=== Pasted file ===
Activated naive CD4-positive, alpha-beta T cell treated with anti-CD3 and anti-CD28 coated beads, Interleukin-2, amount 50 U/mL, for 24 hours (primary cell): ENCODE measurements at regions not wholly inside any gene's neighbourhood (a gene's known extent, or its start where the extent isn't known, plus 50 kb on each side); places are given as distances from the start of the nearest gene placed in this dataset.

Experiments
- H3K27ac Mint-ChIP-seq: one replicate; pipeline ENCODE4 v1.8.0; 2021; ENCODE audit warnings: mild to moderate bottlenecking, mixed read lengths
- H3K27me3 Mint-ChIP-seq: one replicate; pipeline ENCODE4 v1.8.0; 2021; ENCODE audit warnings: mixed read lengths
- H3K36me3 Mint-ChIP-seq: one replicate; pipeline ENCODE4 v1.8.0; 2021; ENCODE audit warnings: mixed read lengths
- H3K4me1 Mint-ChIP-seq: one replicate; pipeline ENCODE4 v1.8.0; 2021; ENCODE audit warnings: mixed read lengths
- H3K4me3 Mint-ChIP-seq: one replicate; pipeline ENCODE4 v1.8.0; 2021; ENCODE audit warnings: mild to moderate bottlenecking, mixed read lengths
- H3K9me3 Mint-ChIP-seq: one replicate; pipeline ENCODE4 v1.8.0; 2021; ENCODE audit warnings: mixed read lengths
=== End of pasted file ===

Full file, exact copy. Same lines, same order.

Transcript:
Activated naive CD4-positive, alpha-beta T cell treated with anti-CD3 and anti-CD28 coated beads, Interleukin-2, amount 50 U/mL, for 24 hours (primary cell): ENCODE measurements at regions not wholly inside any gene's neighbourhood (a gene's known extent, or its start where the extent isn't known, plus 50 kb on each side); places are given as distances from the start of the nearest gene placed in this dataset.

Experiments
- H3K27ac Mint-ChIP-seq: one replicate; pipeline ENCODE4 v1.8.0; 2021; ENCODE audit warnings: mild to moderate bottlenecking, mixed read lengths
- H3K27me3 Mint-ChIP-seq: one replicate; pipeline ENCODE4 v1.8.0; 2021; ENCODE audit warnings: mixed read lengths
- H3K36me3 Mint-ChIP-seq: one replicate; pipeline ENCODE4 v1.8.0; 2021; ENCODE audit warnings: mixed read lengths
- H3K4me1 Mint-ChIP-seq: one replicate; pipeline ENCODE4 v1.8.0; 2021; ENCODE audit warnings: mixed read lengths
- H3K4me3 Mint-ChIP-seq: one replicate; pipeline ENCODE4 v1.8.0; 2021; ENCODE audit warnings: mild to moderate bottlenecking, mixed read lengths
- H3K9me3 Mint-ChIP-seq: one replicate; pipeline ENCODE4 v1.8.0; 2021; ENCODE audit warnings: mixed read lengths